Take a walk to your local blood bank and let them do a little pump action on your plasma.
    You recline back, ear buds in place listening to the music of your choice, close your eyes, open your eyes, enjoy some juice and cookies, receive a check. It’s that easy!
    So much better than what the person in the article went through AND you make MORE MONEY!

  9. Gail says:

    Jennifer, a very interesting article. Considering the problems of theft that she went through, that was a very expensive way to earn $1200. Some families are cutting every penny already and if that is the only way to earn more, so be it. It is great in this age of the internet to be able to earn bits and pieces in odd moments. Some of your points were very good, especially about the not eating out. If she was spending 6 hours every day cooking from scratch, think of the money she could have saved! with actually time leftover!! Getting better shopping habits etc. would really pile up with that much time to put into it.

  10. Jan says:

    The article made some excellent points. Thank you! What I enjoy most about SavingAdvice.com is the innumerable options everyone comes up with to make/save money. Lots of creativity. I thank everyone for their comments.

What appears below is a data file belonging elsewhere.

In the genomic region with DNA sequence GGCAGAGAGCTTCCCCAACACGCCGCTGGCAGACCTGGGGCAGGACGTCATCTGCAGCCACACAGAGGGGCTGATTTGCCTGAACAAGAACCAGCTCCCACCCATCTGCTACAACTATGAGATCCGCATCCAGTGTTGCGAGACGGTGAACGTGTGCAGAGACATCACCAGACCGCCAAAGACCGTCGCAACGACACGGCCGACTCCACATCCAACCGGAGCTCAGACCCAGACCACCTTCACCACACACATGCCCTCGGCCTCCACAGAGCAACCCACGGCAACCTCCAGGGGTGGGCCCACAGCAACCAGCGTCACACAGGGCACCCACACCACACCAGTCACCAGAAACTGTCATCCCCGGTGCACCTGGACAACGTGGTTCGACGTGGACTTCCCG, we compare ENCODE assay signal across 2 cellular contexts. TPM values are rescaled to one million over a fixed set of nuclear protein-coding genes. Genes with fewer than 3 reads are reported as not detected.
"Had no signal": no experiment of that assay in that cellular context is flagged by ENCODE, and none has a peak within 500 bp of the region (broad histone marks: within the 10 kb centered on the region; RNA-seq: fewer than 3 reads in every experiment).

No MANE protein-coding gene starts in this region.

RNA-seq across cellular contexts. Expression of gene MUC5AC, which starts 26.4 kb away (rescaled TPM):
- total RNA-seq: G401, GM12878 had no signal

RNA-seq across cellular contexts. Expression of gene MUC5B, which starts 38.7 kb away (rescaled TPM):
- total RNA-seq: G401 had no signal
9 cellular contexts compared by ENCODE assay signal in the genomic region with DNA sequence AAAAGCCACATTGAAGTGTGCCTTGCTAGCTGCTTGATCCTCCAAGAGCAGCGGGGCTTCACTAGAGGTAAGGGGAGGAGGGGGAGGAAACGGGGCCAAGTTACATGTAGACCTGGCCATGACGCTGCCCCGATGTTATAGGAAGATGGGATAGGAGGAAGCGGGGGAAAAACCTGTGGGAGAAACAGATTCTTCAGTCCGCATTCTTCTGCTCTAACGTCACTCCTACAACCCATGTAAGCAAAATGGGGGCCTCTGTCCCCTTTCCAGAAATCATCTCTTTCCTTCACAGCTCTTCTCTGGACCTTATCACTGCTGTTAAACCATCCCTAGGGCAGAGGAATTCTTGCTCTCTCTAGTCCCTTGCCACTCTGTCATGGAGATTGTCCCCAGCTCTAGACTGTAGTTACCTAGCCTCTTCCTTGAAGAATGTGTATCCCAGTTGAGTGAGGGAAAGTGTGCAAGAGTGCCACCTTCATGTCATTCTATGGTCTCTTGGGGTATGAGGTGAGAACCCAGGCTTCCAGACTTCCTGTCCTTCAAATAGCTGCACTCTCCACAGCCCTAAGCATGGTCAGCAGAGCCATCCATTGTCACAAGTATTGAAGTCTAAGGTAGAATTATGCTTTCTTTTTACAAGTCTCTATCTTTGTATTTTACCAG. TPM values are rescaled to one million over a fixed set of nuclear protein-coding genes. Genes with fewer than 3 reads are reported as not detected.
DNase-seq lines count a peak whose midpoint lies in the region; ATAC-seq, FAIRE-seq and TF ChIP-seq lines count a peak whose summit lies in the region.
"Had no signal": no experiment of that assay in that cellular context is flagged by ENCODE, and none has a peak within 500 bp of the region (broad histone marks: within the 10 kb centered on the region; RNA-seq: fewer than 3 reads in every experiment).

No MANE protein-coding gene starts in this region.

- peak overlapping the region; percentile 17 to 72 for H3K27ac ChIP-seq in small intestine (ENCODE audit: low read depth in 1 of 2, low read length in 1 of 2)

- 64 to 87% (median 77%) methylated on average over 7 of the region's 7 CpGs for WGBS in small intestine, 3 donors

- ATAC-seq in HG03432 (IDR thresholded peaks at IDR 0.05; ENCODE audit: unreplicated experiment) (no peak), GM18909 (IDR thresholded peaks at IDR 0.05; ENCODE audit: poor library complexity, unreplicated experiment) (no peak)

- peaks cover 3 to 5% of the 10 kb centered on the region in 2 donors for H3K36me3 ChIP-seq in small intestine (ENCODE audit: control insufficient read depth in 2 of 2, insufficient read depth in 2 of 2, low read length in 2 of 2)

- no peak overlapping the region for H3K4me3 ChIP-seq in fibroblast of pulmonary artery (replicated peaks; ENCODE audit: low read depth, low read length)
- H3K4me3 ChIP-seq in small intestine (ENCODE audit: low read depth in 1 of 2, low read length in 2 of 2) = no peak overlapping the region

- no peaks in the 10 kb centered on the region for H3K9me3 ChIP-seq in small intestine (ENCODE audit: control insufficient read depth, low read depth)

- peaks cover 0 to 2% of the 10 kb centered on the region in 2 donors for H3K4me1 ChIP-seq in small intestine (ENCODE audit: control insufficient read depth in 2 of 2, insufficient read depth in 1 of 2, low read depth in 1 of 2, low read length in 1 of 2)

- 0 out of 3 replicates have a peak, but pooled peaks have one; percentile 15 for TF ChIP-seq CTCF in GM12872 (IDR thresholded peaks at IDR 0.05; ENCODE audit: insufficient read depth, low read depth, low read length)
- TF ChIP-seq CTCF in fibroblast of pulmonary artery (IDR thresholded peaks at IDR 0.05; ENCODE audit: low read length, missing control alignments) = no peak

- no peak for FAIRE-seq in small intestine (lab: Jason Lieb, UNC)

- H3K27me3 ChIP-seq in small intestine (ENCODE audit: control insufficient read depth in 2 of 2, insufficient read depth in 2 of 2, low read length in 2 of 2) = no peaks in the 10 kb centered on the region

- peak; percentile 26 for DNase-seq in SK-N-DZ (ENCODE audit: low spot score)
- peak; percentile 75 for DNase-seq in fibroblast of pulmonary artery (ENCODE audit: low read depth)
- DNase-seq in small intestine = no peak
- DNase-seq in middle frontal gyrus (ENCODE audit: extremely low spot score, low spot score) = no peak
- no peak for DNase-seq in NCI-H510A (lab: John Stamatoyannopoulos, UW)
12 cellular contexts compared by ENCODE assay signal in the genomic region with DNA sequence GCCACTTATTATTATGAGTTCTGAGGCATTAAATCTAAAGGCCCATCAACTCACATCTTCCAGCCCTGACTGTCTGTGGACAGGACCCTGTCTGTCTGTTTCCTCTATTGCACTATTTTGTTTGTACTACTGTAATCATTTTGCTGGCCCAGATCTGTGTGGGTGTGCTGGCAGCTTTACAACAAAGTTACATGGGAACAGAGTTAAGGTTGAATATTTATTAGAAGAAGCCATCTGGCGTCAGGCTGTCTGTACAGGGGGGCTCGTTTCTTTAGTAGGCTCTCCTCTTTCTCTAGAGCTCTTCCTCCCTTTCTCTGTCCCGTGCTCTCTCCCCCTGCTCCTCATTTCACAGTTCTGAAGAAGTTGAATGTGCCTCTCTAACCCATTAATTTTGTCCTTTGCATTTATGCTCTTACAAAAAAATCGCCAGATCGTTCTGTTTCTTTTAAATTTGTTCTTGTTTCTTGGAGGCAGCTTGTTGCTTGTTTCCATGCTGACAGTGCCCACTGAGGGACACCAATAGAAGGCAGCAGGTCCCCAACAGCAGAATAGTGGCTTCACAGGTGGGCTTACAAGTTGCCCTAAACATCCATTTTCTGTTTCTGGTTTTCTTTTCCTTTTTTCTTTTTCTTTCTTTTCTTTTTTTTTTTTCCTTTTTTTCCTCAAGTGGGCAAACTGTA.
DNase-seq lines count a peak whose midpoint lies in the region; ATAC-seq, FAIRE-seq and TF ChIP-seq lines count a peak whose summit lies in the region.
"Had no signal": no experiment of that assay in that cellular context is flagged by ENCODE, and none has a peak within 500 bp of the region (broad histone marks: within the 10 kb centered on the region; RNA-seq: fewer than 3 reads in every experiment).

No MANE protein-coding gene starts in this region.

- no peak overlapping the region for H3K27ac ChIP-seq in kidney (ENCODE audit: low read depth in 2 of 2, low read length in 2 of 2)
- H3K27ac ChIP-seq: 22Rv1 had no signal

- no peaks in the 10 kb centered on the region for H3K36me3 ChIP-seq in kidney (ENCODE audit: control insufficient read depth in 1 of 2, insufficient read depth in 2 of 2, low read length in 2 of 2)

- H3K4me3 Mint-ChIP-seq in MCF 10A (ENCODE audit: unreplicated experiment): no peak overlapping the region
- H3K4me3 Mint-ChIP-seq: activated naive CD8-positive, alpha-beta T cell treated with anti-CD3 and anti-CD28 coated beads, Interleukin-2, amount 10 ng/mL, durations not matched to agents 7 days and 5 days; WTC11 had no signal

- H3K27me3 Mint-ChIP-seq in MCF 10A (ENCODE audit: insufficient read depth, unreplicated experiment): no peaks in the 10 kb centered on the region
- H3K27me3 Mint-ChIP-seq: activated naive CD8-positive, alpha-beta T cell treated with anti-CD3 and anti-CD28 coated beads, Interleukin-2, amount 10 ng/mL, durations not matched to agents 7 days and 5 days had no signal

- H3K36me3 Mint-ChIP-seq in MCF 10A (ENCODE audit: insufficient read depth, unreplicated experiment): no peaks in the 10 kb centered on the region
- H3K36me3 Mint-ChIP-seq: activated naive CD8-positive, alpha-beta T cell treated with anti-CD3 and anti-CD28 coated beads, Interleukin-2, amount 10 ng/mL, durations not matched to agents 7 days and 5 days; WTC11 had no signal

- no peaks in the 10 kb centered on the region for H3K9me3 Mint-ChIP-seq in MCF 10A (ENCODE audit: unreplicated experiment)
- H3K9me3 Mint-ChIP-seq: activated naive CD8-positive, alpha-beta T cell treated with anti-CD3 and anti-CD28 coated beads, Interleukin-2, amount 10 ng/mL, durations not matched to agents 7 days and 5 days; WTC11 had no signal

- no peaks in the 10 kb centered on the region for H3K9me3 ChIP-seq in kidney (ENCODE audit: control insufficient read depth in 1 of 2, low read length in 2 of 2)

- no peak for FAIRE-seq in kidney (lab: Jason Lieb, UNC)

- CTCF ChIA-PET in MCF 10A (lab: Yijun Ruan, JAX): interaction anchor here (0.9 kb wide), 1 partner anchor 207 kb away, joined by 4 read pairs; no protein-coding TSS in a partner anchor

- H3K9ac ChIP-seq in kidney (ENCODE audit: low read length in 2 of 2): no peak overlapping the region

11. gaelicwench says:

    A very good article. I used to do the surveys and join a “club” such as for books and DVDs/CDs, but it got both too boring and took forever to accumulate a mere $20. That’s where joining the silly club in order to get a few bucks would jack up my earnings. But to play the “buy to earn cash” game was counterproductive.

    I am grateful for the job I have; it may be part-time and pay only around $8, but I love it. I get so much of it.

    Well, to each their own, I suppose.

  12. bindu says:

    Also, doing the surveys, you are giving out your information to the businesses. It makes you a target for the telemarketers, I think.

  13. minny says:

    Pat MaGroine, I was so fascinated to read your post. Here in the UK people give blood for the greater good. No money changes hands – all you get is a drink and a packet of cookies.

  14. Ruth says:

    $280 a month saved? Really?
    My husband takes his lunch every day. My daughter does to school, for that matter. We have nothing but FREE OTA TV. We never eat out. Period.
    I really don’t know what world you live in, but I’d like you to live in mine and figure out how to save $280/month.